After some reshuffling of the schedule, the famed California Delta will host the kickoff event of the 2021 Toyota Series Presented by A.R.E. Western Division season. The storied fishery has hosted countless Major League Fishing tournaments over the years and offers the anglers fishing this week a real chance at monster largemouth and equally massive bags.
There’s plenty of history for the anglers fishing the Toyota Series. The Cal Delta has made an appearance on the schedule every year since the inception of the Western Division in 2003.
May has historically been a popular month for the annual event, though the last tournament here during May was in 2017. Hunter Schlander won that derby with 57 pounds, 1 ounce.
By all accounts, the fishing should be similar to that tournament, with fish nearing the end of the spawn and big bass feeding up as they recuperate.
Reining California Delta champion Ish Monroe fit this event into his busy schedule between Bass Pro Tour stops in Texas and Florida thanks to a flight home and a second boat he keeps at his house for fishing tournaments on local waters. He should be one to watch after having claimed his second Toyota Series win on the Delta last August with a dominant showing.
Monroe says the fish are in transition and there should be plenty of different ways to catch bass this week.
“There are still some fish spawning, but more of them are done,” he says. “It’s leaning toward a postspawn bite, and the fishing should be good even though they’ve been doing a lot of spraying the grass lately and it is not as good as it should be this time of year. There are fish to be caught every different way, and you can really catch them however you like to fish right now.”
California pro Ken Mah is a Delta stalwart with eight Major League Fishing Top-10 finishes on the fishery. He echoes Monroe’s statements about the spawning phase of the bass for this event and the multitude of ways to catch them.
“There are still some fish bedding and some big ones, but most are done,” Mah explains. “I would estimate that 85 percent of the fish in the system have already spawned, and this event will be more of a postspawn event. It feels like this year is a little ahead and it seems more like a late-May or early-June type of bite.”
Mah says the timing opens up several possible winning patterns, all Delta staples.
“You will see guys doing well punching, throwing a frog and fishing a bladed jig,” he shares. “The topwater bite is also really starting to turn on. That includes walking baits and frogs.”
Tides – As a tidal fishery, the bite and winning weight total often hinge on the tide chart in relation to the tournament hours. Mah says there will be a lot of moving water to kick off the event.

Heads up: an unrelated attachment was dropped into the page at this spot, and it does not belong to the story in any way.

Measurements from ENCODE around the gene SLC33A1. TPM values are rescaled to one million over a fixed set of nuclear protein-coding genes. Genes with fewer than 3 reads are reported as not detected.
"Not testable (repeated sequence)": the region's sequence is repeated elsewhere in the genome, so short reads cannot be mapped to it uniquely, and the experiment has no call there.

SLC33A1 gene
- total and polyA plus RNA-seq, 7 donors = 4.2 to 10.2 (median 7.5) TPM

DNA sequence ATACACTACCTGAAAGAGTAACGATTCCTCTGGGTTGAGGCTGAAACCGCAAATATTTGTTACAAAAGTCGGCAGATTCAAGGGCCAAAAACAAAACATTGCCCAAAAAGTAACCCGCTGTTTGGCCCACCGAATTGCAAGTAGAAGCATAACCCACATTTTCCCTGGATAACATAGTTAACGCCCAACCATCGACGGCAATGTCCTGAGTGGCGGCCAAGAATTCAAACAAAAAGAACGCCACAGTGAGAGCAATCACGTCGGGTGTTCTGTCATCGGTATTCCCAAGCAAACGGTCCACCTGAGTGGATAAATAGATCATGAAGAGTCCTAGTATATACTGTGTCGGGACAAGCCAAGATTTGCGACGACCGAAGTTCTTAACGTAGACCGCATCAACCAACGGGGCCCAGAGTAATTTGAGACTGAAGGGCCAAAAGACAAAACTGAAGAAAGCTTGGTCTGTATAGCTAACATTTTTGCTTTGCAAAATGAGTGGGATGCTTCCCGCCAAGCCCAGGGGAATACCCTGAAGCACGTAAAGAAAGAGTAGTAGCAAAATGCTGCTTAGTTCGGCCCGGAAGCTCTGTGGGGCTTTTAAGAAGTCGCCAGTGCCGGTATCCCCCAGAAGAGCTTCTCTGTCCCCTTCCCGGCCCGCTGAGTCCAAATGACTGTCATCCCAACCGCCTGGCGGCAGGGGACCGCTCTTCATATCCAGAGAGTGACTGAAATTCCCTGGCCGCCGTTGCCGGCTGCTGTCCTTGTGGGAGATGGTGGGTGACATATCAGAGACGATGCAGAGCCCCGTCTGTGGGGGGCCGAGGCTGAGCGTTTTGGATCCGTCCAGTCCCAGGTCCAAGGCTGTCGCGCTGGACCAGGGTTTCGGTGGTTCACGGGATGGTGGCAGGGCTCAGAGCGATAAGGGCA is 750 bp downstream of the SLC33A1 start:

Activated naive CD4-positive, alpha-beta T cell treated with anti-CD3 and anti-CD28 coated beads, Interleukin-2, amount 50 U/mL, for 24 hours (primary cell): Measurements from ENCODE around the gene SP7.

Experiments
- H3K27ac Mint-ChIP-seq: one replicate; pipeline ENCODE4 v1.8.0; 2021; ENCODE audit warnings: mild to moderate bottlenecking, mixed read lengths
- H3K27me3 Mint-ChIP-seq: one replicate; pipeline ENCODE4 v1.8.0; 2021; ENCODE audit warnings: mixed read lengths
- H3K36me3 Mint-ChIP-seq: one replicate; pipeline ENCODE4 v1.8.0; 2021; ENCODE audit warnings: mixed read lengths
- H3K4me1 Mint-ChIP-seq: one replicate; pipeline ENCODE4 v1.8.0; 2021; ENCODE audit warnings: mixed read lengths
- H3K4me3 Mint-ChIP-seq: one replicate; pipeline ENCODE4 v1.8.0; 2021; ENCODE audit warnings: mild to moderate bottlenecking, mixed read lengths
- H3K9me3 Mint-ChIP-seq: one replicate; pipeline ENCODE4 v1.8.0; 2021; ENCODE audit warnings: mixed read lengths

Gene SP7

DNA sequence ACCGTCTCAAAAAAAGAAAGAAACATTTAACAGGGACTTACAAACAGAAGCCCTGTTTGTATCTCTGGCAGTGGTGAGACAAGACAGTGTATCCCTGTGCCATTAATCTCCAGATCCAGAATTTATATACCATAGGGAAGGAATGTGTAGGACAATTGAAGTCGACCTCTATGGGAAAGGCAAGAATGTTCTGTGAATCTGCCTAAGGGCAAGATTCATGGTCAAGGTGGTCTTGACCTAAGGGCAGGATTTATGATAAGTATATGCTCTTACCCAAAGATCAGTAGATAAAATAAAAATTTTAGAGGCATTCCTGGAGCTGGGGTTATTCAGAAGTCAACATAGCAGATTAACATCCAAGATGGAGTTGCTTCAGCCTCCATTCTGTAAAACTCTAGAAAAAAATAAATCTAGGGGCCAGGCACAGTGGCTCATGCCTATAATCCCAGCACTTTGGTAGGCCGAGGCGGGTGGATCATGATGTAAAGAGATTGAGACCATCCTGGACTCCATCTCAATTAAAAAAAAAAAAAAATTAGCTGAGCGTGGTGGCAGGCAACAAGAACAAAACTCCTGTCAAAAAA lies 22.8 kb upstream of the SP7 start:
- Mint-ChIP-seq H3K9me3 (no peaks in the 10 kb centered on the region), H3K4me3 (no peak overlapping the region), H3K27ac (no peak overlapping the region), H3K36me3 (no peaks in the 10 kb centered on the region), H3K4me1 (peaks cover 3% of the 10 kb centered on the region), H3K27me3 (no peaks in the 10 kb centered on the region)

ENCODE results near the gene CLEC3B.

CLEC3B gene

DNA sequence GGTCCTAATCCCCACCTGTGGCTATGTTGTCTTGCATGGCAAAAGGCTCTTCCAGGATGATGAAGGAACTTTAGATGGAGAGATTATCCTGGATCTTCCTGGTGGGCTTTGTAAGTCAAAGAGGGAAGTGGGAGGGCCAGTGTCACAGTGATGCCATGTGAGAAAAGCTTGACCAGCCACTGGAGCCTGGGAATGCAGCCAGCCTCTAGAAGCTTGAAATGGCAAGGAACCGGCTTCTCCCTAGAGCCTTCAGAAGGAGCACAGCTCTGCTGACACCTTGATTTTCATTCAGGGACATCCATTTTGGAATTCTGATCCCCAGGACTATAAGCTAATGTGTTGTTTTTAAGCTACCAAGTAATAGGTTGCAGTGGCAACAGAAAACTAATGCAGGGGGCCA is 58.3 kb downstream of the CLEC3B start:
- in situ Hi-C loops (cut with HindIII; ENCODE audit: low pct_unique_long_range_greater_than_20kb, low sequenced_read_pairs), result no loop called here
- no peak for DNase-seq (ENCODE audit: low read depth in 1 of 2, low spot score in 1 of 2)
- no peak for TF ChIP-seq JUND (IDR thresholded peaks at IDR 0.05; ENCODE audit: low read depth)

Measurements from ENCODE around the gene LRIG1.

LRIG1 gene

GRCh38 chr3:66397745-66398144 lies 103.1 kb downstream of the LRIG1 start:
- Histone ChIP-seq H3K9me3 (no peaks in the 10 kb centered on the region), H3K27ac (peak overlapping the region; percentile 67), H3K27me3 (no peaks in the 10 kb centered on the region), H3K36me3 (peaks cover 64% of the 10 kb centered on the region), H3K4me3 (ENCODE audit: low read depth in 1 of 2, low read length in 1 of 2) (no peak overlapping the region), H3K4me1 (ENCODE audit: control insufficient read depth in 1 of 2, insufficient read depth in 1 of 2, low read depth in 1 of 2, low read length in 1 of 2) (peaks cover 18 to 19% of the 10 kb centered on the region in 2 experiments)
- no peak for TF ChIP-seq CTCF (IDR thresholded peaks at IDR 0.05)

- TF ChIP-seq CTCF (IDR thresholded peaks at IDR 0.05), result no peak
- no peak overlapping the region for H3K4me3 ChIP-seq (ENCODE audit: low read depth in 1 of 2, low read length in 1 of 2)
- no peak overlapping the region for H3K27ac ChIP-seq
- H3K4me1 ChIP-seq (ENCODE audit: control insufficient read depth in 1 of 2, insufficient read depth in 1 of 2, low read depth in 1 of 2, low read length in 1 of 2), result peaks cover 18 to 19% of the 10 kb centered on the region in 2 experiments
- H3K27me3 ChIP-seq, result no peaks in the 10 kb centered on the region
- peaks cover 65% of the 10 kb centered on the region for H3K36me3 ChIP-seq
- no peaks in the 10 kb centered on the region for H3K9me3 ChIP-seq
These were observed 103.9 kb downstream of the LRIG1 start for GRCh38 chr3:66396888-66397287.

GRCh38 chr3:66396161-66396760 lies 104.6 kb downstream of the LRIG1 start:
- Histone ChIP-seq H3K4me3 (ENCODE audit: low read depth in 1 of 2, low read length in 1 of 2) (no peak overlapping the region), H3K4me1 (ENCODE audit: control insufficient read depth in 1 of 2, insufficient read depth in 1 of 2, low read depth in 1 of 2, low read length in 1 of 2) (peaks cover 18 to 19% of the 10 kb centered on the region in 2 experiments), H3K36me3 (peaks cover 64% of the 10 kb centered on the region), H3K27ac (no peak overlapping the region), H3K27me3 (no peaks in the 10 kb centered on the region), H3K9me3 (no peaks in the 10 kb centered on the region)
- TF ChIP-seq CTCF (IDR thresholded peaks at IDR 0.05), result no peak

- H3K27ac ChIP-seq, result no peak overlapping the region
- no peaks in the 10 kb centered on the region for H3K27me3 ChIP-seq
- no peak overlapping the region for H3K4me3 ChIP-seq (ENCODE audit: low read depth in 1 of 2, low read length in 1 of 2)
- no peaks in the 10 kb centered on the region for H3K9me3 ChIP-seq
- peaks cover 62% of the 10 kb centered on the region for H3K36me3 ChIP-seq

“There’s a high tide early and will be outgoing all day,” he says of the first day of the tournament. “It all depends on what you found in practice because each bite and area you fish will be affected a little differently. Those guys who are looking at fish will want that tide to be lower and sooner in the day.”
Weather – The weather forecast for the week shows highs in the low 80s, but the wind may become a factor. Some projections show wind speeds reaching up to 30 miles per hour.
“If I blows like they’re predicting, there are going to be much lower weights,” Monroe posits. “Everyone will be winding something because the flip bite will be impossible and every protected area will be stacked with anglers. The good news is the weatherman is known to be wrong quite often.”
Mah hopes for the best and is banking on his favorite wind app that predicts the winds to pick up each day after the 2 p.m. weigh-in.
“If it blows in the evening, it won’t do much besides muddy up the water for us when we get back out there,” he says. “If it blows that much during the day, sight fishing and dragging a Senko around is going to be very difficult.”
Kickers – The double-digit bass swimming in these waters are always a factor and will likely play a role in the event and make it much easier for anglers to reach the magical 20-pound mark. Anglers who can find a solid kicker each day will have a leg up on the competition this week.
During Monroe’s latest win, he caught 65 pounds, 13 ounces over three days to win by over 16 pounds. He expects weights to be slightly lower this week.
“I think it’s going to be normal Delta weights where an average of around 20 pounds will win it,” he guesses. “You’ll probably see some weights in the high 20s and backed up by two weights in the high teens. If you can get close to 20 a day, you’ll win or be right there.”
Mah shot a little lower with his guess, thinking 57 pounds will get the win.
“I think averaging 19 pounds a day will put you right there in contention,” he says. “Unless someone is on another planet, 57 pounds will get you the win or at least second place, but this is the Delta, so someone might catch 70 pounds and win it.”
Format: All boaters and co-anglers will compete for two days. The top 10 boaters and co-anglers based on cumulative weight after two days of competition will advance to the third and final round, with the winner determined by the heaviest cumulative three-day weight.
Takeoff Time: 6:00 a.m. PT
Takeoff Location: Big Break Marina, 100 Big Break Road, Oakley CA 94561
Weigh-In Time: 2:00 p.m. PT
Weigh-In Location: Big Break Marina